Thursday, February 7, 2008

My new job: foodbank volunteer

As the weatherman predicted, lots of snow on Wednesday. 30 cm., setting a record here for amount of snow in a single day. Started in the night, took a breather in the morning and then back at it in the afternoon and evening.

On Tuesday night I went to a meeting of the Operating Committee of the Parkdale Foodbank, at St Francis' Table. This is an outreach centre operated by of a small group of Capuchin-Franciscan friars who up until recently ran the foodbank, then called St. Philip's Pantry. But last fall it was decided that this was no longer part of their mandate, so the foodbank is being cut loose. Which means among other things that all of a sudden it's on the hook for $2000 a month in rent. So since that time the volunteers at the foodbank have been scrambling to save the foodbank, since it is actually the last foodbank in Parkdale, one of the poorer areas of the city. The whole thing got some media attention last November and there's been a lot of people stepping forward to volunteer and donate funds, and Brother John of St. Francis' Table is trying to get the foodbank on a self-supporting footing. The Operating Committee was formed to do that.

I met someone from that committee a couple of weeks ago and she suggested I come to this meeting. At the meeting the chairperson Robert suggested that I spend some time volunteering at the foodbank before getting any further involved and on Wednesday I did my first shift. They have a storefront on King St. Folks come in the back door and register at a desk where they are given a number. Volunteers lead each person through the front part of the store where the food is laid out on shelves and help them pick out a week's worth of groceries.

The people who get there first get slightly better choices than the people who arrive later. Things like milk and eggs are in short supply, fresh fruit and veggies are of variable quality. It's all pretty friendly, many of the volunteers are on welfare themselves, or live in the area, or both. A lot of immigrants pass through Parkdale, it's where many get their start in Canada.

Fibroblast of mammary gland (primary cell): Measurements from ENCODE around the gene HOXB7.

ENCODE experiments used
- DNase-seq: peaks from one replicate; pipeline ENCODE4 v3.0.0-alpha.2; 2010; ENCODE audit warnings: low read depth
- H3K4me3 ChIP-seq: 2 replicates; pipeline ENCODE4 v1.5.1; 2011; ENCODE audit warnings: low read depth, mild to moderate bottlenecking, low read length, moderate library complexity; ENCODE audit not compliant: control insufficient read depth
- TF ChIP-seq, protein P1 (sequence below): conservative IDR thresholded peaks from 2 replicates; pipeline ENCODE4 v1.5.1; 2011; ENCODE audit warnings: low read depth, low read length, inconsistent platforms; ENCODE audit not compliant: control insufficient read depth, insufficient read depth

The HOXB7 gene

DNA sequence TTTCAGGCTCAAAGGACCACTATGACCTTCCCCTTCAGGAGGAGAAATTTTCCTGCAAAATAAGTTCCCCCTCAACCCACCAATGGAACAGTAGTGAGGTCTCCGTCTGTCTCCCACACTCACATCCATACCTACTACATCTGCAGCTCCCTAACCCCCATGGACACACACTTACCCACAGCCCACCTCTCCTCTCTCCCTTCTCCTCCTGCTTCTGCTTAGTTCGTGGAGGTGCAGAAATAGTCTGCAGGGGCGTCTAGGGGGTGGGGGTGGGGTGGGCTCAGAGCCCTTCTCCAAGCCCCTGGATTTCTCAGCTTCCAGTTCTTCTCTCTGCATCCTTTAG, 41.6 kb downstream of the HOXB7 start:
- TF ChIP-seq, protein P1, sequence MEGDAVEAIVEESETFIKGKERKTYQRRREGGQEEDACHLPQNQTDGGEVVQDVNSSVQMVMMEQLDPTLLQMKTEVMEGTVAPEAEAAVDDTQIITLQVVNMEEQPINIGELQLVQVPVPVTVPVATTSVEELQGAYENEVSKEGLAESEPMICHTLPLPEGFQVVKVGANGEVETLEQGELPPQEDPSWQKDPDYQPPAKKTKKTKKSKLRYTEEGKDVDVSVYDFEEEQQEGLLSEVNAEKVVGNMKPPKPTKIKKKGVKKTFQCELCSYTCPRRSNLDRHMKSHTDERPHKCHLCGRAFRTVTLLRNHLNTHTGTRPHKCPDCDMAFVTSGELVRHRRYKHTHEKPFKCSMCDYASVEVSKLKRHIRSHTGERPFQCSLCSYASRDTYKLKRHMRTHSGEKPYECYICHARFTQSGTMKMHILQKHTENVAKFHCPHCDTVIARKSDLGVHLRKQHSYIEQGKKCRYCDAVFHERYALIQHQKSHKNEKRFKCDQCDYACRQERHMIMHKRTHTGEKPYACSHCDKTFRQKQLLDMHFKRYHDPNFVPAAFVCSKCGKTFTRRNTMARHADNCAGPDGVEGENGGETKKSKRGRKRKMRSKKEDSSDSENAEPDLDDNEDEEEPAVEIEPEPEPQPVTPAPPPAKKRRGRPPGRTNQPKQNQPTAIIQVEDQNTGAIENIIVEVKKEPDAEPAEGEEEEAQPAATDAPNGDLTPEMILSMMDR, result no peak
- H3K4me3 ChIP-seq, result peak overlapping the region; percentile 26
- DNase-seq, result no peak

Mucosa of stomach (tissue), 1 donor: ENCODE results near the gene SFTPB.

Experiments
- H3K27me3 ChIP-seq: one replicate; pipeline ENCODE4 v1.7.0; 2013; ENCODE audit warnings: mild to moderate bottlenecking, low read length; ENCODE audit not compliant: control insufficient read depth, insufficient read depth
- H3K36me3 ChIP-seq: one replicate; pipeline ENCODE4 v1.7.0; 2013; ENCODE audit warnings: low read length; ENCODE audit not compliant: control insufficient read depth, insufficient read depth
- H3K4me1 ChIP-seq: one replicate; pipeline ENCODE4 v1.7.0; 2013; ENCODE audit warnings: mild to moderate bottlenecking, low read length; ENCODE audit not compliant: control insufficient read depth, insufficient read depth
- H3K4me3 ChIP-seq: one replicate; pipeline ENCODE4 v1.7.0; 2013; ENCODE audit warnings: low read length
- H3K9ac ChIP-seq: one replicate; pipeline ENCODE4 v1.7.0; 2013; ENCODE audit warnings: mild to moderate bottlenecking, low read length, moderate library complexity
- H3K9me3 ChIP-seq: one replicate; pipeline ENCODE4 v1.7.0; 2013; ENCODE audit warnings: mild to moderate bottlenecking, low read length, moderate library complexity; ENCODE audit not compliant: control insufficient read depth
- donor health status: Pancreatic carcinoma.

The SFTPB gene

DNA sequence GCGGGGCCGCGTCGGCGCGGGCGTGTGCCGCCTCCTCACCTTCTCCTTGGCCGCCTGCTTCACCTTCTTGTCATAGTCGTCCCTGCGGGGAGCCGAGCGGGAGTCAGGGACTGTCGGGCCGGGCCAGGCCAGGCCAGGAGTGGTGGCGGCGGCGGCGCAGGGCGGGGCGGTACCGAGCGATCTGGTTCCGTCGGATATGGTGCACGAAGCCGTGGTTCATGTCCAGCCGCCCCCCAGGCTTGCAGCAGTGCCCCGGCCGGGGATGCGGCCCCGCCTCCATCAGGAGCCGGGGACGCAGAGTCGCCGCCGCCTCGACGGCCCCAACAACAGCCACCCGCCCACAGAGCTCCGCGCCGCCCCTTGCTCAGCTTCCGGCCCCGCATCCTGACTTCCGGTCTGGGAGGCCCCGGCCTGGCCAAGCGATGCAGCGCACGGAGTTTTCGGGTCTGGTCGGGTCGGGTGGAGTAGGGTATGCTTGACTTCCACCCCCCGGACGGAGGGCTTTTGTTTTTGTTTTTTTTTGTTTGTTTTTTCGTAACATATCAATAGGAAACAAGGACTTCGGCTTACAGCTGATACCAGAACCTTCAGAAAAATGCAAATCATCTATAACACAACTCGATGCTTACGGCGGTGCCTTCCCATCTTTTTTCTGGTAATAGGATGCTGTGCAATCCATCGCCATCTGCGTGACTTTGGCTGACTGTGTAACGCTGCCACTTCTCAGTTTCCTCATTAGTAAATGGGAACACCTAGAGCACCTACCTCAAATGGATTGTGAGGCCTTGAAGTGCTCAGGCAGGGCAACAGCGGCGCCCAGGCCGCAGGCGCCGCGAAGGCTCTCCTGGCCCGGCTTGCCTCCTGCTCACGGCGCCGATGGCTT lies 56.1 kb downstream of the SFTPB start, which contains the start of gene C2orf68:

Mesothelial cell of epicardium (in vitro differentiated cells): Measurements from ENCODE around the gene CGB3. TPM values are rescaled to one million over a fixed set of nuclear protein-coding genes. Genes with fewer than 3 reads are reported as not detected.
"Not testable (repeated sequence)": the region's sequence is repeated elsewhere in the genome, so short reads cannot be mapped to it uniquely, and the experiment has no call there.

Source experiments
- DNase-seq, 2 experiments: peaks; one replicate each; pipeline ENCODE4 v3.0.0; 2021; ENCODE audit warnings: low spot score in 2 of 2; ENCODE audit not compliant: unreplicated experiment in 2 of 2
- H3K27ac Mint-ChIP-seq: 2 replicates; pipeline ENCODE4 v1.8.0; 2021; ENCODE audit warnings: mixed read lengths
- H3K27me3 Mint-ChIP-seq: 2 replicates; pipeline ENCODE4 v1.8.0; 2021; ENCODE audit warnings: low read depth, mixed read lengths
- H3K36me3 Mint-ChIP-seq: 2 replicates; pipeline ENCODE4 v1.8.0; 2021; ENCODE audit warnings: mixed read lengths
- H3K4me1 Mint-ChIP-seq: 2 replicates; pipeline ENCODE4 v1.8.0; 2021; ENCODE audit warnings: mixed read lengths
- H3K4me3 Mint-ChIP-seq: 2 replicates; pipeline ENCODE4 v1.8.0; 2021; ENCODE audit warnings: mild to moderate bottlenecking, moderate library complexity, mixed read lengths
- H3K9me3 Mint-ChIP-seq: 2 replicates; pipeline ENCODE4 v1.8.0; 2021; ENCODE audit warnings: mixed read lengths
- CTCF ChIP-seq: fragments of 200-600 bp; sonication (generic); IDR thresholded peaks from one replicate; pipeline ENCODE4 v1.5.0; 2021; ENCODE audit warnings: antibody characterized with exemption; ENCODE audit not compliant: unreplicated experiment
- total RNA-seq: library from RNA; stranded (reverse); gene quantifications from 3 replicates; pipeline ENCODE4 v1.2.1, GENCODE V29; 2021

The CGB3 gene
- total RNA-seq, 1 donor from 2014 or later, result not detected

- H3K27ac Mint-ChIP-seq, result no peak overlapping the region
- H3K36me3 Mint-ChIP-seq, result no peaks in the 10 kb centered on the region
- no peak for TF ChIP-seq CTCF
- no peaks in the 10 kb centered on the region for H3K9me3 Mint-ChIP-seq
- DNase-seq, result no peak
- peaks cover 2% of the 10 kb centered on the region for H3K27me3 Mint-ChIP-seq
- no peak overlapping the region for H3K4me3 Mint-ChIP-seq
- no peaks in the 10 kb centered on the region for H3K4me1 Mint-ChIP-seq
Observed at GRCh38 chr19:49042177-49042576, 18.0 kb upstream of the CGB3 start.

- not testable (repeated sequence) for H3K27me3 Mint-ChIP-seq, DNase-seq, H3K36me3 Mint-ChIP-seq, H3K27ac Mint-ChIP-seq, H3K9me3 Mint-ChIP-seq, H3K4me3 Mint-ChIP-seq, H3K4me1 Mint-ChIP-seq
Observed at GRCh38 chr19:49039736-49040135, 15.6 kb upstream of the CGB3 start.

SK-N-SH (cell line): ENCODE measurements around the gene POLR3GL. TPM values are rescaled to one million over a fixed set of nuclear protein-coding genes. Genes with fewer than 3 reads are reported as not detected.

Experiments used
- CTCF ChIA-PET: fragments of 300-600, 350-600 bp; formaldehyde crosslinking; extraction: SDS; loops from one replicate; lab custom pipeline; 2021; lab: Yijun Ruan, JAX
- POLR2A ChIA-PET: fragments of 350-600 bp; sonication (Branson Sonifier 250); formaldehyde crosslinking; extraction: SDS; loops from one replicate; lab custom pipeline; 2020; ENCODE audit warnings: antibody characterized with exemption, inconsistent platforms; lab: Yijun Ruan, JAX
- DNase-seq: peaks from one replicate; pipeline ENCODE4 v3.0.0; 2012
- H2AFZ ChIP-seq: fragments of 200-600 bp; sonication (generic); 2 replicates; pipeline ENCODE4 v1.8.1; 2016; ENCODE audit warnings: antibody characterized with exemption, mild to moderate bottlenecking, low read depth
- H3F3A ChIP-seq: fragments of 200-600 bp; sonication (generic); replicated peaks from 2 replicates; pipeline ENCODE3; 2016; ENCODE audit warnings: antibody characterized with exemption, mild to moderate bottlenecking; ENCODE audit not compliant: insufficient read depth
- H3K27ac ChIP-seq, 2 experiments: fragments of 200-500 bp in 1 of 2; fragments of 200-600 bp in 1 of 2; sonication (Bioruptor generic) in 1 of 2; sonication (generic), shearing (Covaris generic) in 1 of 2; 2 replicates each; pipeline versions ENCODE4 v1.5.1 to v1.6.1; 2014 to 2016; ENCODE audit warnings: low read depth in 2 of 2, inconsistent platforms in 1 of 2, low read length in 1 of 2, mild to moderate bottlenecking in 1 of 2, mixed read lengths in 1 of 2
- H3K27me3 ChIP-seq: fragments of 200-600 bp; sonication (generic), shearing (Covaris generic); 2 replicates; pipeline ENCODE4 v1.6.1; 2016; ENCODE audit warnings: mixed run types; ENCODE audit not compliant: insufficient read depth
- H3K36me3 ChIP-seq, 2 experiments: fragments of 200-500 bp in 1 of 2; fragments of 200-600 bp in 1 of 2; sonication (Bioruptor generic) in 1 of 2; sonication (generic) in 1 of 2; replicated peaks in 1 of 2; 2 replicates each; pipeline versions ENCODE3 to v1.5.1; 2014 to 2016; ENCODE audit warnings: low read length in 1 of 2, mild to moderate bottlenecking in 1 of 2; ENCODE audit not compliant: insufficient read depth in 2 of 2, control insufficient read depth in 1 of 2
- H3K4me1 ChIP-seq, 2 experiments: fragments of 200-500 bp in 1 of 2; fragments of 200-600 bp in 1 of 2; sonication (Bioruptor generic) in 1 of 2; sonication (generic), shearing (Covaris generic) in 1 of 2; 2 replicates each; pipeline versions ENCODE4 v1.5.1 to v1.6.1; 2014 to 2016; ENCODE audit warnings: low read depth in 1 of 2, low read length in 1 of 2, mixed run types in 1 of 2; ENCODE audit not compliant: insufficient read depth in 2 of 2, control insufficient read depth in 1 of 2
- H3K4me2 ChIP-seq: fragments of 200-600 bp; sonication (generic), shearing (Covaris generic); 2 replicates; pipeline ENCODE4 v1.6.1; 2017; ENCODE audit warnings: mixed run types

Toronto has a very large Tibetan population, the largest in Canada. Many of them came here from the U.S. and already speak English fairly well. Many came to the U.S. in the 1990s on tourist visas, and when their visas expired they had to leave. In 1998-2001 over a thousand of them moved from New York to Toronto. Queen St. has a lot of Tibetan craft stores and restaurants, although it's unclear to me who eats there other than Tibetans since Tibetan cuisine is not exactly in high demand. Anyway, the foodbank users include many Tibetans, some Sudanese refugees, and lots of other groups.

Michael supervises the shifts, he oriented me by walking through with a patron and describing how he decides how much they can have. There are signs saying how much per order, but you have to make judgments based on how many people in the household and that kind of thing. Michael knows everyone. For instance one man that I led through Michael told me that he had recently been kicked out of his place and hadn't made it to the foodbank the previous week, so he should get double rations. And sometimes they want to make deals with you (like maybe no veggies but more bread) and that's OK too. You have to know what's in short supply and what you can be liberal with. And you have to stay with them so you can keep an eye on what they take. They leave by the front door, which has to be locked after each person leaves.

The first half hour is really hectic, I think we had forty people come through, then over the next three hours another forty people came. Forty people doesn't sound like a lot but when you have four patrons and four volunteers trying to pick food in that tiny space, well, it's crowded. The foodbank is open three days a week and people are only supposed to come once a week. But all these rules get bent for particular patrons.

I should have brought a bottle of water with me, I got really thirsty and all there was to drink was really strong coffee. When they first opened the doors there was pizza and coffee, so early patrons got that while they waited their turns. It pays to go early!

Robert came by late in the shift and talked to Daphne, another older woman volunteering there, and I about possibly starting a mentoring program. Another woman that I met the night before, Sue-Anne, suggested this idea and Robert has decided that it's a "woman thing" so he's trying to draft all the older women into it. Whatever, it does sound like an interesting idea.

No comments: